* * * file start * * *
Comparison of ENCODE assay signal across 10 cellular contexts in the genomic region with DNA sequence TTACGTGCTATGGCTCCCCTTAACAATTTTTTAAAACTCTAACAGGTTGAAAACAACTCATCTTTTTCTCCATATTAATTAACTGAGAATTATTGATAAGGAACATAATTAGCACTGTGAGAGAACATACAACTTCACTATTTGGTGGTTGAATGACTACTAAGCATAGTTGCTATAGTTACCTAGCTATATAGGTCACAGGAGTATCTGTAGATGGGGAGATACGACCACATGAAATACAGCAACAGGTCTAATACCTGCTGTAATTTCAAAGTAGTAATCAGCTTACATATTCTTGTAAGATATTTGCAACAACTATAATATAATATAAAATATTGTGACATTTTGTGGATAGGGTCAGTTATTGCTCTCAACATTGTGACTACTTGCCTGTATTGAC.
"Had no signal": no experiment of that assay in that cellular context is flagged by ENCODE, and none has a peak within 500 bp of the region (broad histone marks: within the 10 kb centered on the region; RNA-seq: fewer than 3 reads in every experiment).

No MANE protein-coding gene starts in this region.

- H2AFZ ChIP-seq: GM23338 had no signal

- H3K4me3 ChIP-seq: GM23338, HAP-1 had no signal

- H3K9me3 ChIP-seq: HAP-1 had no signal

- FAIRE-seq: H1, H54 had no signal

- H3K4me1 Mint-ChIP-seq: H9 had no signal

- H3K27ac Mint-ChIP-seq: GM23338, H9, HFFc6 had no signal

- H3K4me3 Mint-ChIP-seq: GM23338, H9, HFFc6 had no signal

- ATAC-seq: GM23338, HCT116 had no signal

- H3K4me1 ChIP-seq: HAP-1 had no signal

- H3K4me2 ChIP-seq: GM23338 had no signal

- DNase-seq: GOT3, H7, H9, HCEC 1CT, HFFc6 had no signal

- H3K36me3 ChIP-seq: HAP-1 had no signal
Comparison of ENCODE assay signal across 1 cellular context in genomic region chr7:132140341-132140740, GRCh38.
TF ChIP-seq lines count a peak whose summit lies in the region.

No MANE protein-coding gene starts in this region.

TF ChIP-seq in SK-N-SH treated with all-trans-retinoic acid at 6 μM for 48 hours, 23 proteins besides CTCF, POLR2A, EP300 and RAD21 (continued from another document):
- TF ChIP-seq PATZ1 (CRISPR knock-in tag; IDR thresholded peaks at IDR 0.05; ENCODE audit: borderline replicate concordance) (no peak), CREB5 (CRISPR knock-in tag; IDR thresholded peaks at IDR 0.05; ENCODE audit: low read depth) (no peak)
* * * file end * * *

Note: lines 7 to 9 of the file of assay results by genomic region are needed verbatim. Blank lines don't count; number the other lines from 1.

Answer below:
- FAIRE-seq: H1, H54 had no signal

- H3K4me1 Mint-ChIP-seq: H9 had no signal

- H3K27ac Mint-ChIP-seq: GM23338, H9, HFFc6 had no signal